This is an extremely rare bridge that appears to be an example of a concrete curved chord through girder bridge. A number of states built a number of "straight chord" concrete through girders in the first few decades of
the 20th Century. However, only a few states ever built these girder bridges with a curved chord design. Only Michigan and Ohio built significant numbers of these bridges types (these states adopted a standard plan for this bridge type),
while other states like California only have a couple examples that do not appear to conform to a standard plan. The other two California bridges are quite different in appearance
from this bridge.
As a curved chord through girder bridge, this bridge is noteworthy as an extremely early example with its construction date of 1915. This predates examples in most if not all other states, including Michigan which is
generally considered to be where the most innovation occurred with this bridge type. The Grove Way Bridge has a span length of 60 feet. 60 feet is about as large as most states ever built concrete girder bridges, except for Michigan which
constructed curved chord through girder bridges with up to 90 foot span lengths.
The Grove Way Bridge retains excellent historic integrity with no major alterations.
Information About Thomas B. Russell
Thomas Bartlett Russell has contributed in various ways to the development of Hayward and Alameda county, where he has important agricultural interests and also has been active in contracting and building for
some time. He was born December 11, 1861, on a tract of the old Soto ranch near Hayward and is a son of Joel Russell, who settled there at an early day in the history of this county and of whom extended mention is made in another
part of this work.
Thomas B. Russell attended the public schools of Hayward and subsequently entered the University of California, from which he graduated in 1885 in mining engineering. He then took up the profession of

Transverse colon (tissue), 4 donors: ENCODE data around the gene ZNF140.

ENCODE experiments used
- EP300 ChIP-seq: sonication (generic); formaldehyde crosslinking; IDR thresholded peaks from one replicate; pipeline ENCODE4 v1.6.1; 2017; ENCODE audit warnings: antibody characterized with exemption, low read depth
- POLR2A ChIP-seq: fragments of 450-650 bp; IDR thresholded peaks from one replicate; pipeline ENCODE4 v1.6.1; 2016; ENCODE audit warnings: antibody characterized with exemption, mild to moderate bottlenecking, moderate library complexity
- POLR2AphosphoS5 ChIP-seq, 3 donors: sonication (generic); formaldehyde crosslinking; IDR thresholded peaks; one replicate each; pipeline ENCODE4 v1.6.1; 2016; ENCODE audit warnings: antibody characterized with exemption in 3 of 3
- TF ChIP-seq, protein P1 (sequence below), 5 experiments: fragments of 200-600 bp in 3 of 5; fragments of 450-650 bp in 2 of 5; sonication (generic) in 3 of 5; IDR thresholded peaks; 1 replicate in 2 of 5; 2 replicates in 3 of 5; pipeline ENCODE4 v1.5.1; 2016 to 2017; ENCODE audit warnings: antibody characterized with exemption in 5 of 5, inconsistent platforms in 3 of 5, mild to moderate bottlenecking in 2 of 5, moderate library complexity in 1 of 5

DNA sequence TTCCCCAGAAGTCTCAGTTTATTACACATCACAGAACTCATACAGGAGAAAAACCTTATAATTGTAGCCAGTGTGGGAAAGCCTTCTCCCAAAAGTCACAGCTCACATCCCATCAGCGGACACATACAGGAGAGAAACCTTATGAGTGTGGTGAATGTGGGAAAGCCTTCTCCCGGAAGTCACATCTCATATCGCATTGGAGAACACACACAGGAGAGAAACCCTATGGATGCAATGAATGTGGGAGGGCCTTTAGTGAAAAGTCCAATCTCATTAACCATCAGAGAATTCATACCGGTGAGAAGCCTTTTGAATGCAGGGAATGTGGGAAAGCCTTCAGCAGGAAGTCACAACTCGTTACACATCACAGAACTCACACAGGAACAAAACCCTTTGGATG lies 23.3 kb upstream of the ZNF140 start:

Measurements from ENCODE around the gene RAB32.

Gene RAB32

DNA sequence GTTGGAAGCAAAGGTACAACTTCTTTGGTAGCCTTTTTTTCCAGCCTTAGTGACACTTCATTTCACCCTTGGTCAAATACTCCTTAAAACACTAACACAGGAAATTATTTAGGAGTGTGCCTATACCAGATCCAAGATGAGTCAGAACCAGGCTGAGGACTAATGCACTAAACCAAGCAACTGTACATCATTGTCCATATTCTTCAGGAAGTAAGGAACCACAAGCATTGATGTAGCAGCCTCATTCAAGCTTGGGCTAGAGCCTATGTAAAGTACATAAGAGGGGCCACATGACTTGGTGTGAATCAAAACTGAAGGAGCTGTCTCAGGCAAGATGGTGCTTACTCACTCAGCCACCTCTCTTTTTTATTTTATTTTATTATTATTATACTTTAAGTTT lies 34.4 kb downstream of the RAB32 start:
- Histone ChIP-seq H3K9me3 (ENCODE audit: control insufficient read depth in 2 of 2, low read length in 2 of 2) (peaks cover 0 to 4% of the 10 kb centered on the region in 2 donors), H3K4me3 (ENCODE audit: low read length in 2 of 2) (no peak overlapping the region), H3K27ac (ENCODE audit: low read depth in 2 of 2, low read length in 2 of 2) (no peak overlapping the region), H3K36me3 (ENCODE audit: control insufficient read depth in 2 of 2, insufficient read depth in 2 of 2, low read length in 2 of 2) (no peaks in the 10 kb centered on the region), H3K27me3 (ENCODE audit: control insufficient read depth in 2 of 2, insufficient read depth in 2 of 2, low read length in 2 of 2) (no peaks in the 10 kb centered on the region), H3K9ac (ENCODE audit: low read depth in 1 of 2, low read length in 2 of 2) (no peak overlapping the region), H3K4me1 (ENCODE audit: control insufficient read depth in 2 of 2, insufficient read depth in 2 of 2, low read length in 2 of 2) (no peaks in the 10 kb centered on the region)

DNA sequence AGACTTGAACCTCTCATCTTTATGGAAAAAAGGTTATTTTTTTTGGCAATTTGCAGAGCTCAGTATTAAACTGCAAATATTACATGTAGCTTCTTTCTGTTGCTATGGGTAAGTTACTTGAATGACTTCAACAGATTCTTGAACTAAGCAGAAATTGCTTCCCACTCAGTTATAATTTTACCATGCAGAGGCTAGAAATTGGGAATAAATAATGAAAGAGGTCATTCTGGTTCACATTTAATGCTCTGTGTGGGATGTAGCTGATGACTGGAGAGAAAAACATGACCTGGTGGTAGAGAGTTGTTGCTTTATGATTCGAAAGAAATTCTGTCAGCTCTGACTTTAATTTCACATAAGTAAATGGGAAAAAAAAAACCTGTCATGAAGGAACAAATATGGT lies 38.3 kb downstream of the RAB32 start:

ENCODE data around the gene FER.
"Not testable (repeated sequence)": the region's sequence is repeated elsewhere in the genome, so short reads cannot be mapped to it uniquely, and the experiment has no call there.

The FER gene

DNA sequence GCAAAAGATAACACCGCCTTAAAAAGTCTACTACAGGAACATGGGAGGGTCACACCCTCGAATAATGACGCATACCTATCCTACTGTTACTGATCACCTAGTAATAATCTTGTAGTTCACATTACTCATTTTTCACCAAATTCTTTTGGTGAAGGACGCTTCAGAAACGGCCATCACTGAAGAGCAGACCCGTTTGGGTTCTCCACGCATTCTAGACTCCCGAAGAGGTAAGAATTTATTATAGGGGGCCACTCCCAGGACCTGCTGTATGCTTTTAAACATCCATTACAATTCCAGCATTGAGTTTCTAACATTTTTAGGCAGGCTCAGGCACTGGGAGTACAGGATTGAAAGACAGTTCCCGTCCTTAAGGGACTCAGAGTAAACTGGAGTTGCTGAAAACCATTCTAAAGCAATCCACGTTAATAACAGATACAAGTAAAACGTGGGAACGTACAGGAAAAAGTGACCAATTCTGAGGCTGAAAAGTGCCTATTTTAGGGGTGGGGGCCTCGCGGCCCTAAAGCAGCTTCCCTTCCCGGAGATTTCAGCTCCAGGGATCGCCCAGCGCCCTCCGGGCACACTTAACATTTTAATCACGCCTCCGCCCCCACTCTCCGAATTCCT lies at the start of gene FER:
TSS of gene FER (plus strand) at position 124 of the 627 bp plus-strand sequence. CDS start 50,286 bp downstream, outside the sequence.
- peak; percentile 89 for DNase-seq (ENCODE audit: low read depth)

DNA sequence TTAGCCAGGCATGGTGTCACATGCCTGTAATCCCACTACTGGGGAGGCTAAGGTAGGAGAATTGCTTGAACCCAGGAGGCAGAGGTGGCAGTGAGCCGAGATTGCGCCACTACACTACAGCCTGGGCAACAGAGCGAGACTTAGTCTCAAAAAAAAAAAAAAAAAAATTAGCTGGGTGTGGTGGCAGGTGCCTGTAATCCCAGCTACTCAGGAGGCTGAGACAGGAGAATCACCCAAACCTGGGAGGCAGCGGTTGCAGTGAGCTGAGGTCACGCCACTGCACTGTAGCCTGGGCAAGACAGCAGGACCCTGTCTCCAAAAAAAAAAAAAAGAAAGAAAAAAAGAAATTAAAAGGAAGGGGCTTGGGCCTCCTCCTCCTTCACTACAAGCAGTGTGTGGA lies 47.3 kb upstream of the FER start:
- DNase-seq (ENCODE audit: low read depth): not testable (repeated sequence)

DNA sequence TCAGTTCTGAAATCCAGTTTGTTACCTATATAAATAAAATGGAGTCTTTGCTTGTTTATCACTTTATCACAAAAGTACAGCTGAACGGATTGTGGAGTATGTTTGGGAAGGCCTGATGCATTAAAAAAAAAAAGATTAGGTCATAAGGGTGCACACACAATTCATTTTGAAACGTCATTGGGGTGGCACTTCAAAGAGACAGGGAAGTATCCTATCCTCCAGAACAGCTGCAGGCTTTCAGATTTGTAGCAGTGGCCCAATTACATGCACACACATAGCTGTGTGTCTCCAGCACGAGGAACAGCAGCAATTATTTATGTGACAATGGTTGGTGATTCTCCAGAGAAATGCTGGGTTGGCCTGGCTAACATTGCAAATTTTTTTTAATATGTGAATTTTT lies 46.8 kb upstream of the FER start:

railroad engineering and followed this line of work in various states for three or four years, returning at the end of that time to Hayward, where he engaged in farming. He has since remained active in that occupation. In 1895 Mr.
Russell also took up contracting and has erected several buildings which have added considerably to the beautification of Hayward. Among those structures is the new high school, a handsome concrete structure which was completed in
1914. Mr. Russell has reached out in other fields of endeavor and was one of the organizers of the First National Bank of Hayward, becoming its first president.
On the 4th of February, 1891, Mr. Russell married at Hayward,
Miss Lelia Smalley, a daughter of David S. Smalley, a pioneer of Alameda county, and to this union were born four children: Maude M., attending the University of California; Thomas B., and Lloyd S., high school students; and Lelia
Although Mr. Russell is not active in politics, he has ever loyally discharged his citizen's duties. He is a progressive and leans toward the prohibition party, interesting himself much in the betterment of humanity
and giving his support to all movements which are undertaken in order to change conditions to the better. For many years he has been a notary public and is at present secretary of the board of library trustees, realizing the
valuable influence which an institution of this kind has upon the education of the masses. He has also served for years as a member of the school board. Fraternally he is a member of Eucalyptus Lodge, A. F. & A. M., having belonged
to this organization for thirty years and having held the office of worshipful master. He also belongs to Eden Parlor of the Native Sons of the Golden West.
Source: Past and Present of Alameda County, California, Volume 2, 1914.
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